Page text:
War of the Rebellion: Serial 014 Page 0502 THE PENINSULAR CAMPAIGN, VA. Chapter XXIII.

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prepare it for removal; and should the danger become imminent, you will remove it without waiting for further instructions.

Very respectfully, your obedient servant,

G. W. RANDOLPH,

Secretary of War.

(A similar letter addressed to Colonel Edmund Fontaine, president of the Virginia Central Railroad.)

RICHMOND, May 9, 1862.

WILLIAM PANNILL,

Provost-Marshal, Petersburg:

Move 10,000 pounds to Raleigh and 5,000 to the nearest safe place, from which it can be used for your city defenses. get all out of reach from the river at once.

G. W. RANDOLPH,

Secretary of War.

HEADQUARTERS,

Richmond, Va., May 9, 1862.

Major General B. HUGER,

Commanding, &c., Norfolk, Va.:

GENERAL: I have received your letter of yesterday, and am glad to hear that the work of removal is progressing favorably. With you I object to destruction for destruction's sake, and hope that you will be enabled to remove everything of value. As regards the point at which to collect your troops, I did not intend to interfere with your instructions from the Department to rendezvous at Petersburg. I merely intended to designate this city as their probable ultimate destination, to he held available to thrown in front of Richmond if necessary. As I advised you on yesterday, the line of road from Petersburg to Weldon is to be held. All points east of that line necessary to its security must be guarded. The exact disposition is left to your judgment. It is not desired, however, to station any large force at Petersburg, but your force could at least rendezvous at that point and be held available for a movement in this direction, should it become advisable or necessary. The brigade of General Mahone, as you have been advised, has been ordered in advance to Gordonsville.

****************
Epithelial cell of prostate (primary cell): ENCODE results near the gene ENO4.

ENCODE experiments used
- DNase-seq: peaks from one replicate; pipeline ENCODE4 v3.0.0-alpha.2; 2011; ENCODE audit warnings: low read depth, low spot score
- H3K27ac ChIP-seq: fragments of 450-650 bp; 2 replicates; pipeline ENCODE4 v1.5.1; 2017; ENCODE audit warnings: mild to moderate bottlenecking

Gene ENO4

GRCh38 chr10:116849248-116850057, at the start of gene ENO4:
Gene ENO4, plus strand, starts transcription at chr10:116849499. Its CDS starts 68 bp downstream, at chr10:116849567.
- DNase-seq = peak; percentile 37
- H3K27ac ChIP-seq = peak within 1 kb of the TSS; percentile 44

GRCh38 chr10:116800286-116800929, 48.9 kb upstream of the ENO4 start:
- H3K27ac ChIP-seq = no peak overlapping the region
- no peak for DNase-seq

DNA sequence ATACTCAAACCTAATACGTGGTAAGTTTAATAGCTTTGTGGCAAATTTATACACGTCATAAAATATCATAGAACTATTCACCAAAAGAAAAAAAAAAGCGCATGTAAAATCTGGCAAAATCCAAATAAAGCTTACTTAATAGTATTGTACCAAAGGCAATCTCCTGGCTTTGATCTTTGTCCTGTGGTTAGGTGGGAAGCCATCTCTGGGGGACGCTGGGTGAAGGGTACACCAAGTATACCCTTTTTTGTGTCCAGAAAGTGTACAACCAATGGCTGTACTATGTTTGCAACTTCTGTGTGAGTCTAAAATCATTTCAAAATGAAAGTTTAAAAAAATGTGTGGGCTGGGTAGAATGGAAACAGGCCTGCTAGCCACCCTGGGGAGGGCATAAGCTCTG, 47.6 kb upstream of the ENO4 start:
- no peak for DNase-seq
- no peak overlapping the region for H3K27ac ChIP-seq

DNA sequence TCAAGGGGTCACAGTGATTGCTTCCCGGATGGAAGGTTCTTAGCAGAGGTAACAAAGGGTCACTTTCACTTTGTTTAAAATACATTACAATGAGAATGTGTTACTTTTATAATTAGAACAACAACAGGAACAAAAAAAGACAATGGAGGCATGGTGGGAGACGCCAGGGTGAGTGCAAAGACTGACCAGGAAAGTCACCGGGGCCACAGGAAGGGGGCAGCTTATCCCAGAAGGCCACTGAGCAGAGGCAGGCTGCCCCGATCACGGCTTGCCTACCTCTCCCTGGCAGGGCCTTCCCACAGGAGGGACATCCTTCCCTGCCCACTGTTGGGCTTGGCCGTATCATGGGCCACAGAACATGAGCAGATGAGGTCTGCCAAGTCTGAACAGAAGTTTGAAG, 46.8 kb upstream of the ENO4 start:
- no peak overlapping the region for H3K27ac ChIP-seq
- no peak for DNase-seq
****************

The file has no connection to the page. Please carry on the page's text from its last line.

I am, very respectfully, your obedient servant,

R. E. LEE,

General.

HEADQUARTERS,

New Kent Court-House, May 9, 1862.

General R. E. LEE, C. S. A.:

SIR: I received last evening our letter in relation to my aiding in the obstruction of the navigation of the Pamunkey.

This work i respectfully suggest should have been directed by the Government and completed by this time. Your letter was written while I was still in Williamsburg. It is received after the enemy's gunboats have possession of the river. Our field pieces cannot contend with their heavy guns.